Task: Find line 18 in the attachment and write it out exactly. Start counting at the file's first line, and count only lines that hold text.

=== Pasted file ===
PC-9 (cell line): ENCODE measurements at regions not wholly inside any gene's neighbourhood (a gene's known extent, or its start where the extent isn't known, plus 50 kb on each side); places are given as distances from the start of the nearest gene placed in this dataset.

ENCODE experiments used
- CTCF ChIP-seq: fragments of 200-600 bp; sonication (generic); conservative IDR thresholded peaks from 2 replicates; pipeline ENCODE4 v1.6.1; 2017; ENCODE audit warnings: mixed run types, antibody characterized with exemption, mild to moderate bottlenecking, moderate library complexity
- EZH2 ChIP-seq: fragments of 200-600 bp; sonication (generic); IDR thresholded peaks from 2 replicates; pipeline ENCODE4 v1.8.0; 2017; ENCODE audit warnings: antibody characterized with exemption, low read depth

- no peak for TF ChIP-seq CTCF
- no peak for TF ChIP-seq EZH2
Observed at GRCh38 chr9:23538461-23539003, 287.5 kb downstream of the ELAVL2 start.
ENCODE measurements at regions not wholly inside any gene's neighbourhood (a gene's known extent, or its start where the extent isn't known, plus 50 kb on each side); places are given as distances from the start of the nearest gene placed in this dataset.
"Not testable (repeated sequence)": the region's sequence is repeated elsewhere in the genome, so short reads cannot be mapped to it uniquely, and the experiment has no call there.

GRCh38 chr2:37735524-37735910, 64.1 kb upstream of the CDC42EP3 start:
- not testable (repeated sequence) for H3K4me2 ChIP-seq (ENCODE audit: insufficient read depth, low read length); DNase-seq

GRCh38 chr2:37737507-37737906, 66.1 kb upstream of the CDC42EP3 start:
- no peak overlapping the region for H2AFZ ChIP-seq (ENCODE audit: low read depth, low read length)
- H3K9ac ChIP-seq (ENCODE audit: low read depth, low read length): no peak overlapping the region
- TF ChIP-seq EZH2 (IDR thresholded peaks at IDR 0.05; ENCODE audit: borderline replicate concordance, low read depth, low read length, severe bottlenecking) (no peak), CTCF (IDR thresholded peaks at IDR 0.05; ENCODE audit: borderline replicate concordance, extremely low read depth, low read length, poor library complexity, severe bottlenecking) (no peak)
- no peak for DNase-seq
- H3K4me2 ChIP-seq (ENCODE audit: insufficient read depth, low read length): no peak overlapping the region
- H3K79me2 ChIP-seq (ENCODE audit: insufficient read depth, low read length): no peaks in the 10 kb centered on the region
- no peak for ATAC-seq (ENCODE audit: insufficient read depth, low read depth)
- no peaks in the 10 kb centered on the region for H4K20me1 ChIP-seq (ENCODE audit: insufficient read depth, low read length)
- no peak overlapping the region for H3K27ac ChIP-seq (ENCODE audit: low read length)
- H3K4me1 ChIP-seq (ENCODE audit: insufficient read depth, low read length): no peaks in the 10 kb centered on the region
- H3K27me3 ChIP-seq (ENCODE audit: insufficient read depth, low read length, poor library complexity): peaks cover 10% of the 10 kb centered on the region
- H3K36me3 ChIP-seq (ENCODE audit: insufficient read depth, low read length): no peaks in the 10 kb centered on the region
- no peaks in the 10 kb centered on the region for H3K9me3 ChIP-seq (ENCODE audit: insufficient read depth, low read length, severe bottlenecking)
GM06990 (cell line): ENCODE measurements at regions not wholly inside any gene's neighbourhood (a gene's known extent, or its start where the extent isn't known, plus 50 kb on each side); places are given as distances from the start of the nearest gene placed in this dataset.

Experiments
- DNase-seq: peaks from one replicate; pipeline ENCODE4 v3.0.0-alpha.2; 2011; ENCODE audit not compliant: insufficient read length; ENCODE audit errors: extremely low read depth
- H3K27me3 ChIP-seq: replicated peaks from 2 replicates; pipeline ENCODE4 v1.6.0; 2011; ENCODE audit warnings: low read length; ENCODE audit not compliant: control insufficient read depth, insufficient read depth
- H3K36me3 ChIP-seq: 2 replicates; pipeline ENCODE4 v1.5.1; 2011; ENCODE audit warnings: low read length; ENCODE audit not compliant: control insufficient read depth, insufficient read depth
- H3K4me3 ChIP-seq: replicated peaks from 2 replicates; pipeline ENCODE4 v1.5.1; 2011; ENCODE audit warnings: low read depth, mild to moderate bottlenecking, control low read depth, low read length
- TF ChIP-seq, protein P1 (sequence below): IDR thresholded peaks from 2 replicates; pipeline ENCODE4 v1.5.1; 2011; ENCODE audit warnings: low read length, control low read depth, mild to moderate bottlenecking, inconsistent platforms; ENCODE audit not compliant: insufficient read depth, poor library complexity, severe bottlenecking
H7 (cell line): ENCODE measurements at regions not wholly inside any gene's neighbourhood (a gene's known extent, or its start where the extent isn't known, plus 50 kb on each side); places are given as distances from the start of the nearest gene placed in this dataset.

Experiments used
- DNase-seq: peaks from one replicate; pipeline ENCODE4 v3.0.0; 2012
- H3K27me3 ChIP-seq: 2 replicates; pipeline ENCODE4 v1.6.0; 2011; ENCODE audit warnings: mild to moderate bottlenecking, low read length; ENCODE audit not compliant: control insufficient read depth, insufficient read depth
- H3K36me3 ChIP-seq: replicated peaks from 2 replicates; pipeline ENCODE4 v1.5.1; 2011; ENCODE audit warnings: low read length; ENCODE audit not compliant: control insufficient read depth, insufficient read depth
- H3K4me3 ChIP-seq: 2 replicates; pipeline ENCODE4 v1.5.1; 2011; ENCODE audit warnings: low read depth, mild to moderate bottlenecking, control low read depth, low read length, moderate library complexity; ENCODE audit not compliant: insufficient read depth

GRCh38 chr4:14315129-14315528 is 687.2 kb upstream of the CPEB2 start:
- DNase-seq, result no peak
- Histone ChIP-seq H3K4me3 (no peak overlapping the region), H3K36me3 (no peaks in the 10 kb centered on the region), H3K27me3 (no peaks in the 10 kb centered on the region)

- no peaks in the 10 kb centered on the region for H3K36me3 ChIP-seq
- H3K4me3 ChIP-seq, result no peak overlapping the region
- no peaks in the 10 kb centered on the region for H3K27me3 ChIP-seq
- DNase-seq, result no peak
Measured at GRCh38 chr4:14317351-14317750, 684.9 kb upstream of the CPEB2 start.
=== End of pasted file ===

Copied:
- H3K79me2 ChIP-seq (ENCODE audit: insufficient read depth, low read length): no peaks in the 10 kb centered on the region